Sunday trading was introduced on ten Sundays per year in 1991. In 1992, stores in the Melbourne CBD were permitted to trade on Sundays and this was extended to selected ‘tourist precincts’ in 1993. In 1996, retail trading in Victoria was effectively deregulated, with the exception of certain public holidays: Christmas Day, Good Friday and Anzac Day.
Victoria was the first of the States to allow unrestricted Sunday trading, although the two Territories – Australian Capital Territory and the Northern Territory – had no legislation restricting trading hours. The retail trading arrangements for the various States and Territories as of 2001 can be found here.
Prior to the lifting of restrictions in Victoria, there had been a long campaign by certain retailers for reform of retail trading hours. The most notable case was that of Frank Penhalluriack, a hardware retailer. During the 1980s, milk bars and petrol stations were among the very few retailers permitted to trade on Sundays.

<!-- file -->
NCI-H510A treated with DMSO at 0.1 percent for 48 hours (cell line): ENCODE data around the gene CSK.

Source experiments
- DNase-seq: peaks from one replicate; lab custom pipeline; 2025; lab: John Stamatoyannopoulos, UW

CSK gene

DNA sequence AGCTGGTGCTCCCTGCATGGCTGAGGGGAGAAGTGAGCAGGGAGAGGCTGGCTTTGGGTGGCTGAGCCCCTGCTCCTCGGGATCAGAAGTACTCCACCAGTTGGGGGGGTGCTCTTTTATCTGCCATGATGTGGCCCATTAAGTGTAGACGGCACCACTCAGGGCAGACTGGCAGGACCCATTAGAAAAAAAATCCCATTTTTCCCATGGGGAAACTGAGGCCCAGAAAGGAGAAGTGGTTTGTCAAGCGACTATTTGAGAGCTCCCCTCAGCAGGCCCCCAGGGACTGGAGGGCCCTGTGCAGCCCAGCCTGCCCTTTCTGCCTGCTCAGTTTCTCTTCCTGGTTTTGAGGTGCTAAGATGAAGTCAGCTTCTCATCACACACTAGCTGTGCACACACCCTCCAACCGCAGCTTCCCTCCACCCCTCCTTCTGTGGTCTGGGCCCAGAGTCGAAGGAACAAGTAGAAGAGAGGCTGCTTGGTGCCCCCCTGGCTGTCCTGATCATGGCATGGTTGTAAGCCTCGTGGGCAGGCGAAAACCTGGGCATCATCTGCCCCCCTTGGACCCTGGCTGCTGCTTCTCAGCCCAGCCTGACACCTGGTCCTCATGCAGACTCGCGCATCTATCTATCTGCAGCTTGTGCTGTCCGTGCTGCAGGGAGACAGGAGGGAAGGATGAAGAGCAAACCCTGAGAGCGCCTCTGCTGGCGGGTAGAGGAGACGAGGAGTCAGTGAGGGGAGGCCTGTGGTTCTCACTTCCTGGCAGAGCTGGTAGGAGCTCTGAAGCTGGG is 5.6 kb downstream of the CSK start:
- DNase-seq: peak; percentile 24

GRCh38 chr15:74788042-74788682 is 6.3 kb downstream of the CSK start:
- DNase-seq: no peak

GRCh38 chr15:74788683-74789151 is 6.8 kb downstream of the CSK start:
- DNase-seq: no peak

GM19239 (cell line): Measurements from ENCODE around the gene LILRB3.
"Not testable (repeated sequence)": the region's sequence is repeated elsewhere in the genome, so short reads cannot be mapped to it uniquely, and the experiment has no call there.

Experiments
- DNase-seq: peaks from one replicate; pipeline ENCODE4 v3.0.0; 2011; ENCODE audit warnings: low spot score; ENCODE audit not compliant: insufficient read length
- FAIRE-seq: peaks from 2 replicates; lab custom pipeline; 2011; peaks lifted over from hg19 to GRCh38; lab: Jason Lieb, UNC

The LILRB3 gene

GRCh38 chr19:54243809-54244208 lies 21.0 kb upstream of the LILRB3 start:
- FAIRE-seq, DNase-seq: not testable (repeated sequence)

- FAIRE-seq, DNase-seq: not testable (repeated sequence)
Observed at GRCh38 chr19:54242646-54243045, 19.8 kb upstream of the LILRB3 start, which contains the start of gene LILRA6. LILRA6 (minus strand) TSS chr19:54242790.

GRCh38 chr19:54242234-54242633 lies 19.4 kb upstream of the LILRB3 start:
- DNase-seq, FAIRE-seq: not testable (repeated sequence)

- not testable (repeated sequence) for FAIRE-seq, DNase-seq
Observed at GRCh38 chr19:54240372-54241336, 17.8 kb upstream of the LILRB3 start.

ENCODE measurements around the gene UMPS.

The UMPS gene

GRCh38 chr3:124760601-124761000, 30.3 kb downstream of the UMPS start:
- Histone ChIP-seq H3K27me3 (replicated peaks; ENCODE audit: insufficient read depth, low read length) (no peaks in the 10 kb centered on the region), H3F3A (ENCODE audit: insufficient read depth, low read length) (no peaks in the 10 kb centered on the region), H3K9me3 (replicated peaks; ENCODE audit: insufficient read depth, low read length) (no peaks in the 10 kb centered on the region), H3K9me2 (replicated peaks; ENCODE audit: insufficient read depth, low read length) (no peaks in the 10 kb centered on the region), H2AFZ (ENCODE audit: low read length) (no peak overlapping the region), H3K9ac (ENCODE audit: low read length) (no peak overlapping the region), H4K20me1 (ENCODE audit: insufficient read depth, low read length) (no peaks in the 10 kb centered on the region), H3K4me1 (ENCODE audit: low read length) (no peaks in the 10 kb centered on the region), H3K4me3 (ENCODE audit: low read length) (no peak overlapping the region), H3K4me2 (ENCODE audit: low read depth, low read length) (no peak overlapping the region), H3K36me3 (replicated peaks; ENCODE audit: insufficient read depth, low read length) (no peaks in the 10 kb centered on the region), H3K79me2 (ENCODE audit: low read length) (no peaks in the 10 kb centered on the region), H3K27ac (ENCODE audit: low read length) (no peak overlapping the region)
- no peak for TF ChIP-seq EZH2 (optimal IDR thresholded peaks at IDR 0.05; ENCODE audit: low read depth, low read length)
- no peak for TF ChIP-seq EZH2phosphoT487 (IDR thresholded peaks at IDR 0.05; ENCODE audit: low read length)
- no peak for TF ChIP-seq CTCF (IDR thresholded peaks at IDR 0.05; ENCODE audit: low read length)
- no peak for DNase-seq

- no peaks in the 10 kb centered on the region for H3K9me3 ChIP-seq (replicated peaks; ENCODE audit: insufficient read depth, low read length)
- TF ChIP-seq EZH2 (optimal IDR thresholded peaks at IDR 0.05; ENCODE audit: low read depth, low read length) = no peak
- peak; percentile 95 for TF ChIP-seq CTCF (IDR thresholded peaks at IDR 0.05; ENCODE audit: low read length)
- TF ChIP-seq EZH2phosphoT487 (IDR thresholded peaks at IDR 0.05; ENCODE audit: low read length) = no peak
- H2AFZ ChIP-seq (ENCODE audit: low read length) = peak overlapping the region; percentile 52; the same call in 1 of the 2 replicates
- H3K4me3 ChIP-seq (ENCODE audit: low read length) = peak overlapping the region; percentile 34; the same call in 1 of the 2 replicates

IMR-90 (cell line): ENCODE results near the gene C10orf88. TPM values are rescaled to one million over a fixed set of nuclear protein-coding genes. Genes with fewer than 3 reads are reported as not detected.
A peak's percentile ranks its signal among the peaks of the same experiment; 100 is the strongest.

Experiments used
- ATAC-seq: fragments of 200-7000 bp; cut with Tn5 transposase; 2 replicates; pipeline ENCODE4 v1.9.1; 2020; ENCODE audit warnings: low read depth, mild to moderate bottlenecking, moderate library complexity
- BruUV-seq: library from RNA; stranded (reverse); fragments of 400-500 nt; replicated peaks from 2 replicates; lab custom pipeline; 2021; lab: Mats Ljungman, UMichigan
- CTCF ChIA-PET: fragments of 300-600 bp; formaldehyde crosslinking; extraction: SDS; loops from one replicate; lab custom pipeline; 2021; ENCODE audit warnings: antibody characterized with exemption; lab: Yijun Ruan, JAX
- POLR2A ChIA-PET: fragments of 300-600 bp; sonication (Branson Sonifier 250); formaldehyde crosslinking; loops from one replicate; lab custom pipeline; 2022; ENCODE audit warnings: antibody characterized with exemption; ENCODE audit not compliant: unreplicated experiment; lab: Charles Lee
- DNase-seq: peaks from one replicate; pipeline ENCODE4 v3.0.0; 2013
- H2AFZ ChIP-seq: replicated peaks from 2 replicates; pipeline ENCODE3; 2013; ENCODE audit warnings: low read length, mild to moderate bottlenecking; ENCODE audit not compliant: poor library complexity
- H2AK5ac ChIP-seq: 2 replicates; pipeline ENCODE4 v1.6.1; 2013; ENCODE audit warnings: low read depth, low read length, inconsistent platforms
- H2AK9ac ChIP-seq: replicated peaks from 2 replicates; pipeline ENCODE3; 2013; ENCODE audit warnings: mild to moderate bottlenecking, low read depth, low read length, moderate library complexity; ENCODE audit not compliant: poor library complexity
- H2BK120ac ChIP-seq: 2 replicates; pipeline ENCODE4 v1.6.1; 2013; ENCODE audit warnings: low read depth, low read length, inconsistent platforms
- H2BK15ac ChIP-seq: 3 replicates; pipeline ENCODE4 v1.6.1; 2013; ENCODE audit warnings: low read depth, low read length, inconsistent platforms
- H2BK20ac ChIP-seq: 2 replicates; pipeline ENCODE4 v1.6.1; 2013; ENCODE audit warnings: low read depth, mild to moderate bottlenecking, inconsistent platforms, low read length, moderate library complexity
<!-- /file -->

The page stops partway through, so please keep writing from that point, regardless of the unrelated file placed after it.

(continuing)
Penhalluriack claimed that retailing was a public service and should not be subject to restrictions. He opened his hardware store seven days a week, openly flouting the laws. He was repeatedly arrested and charged but refused to pay fines and even spent time in Pentridge Prison. He enjoyed support from the public and from the media and his continued battle with the law embarrassed the Victorian government. His campaign played a significant role in changing the law to permit Sunday trading.
Extended retail trading hours further casualised the workforce – in 1992, 30% of 17-year-old boys and 40% of 17-year-old girls had a part-time job, mostly in retail or in fast food.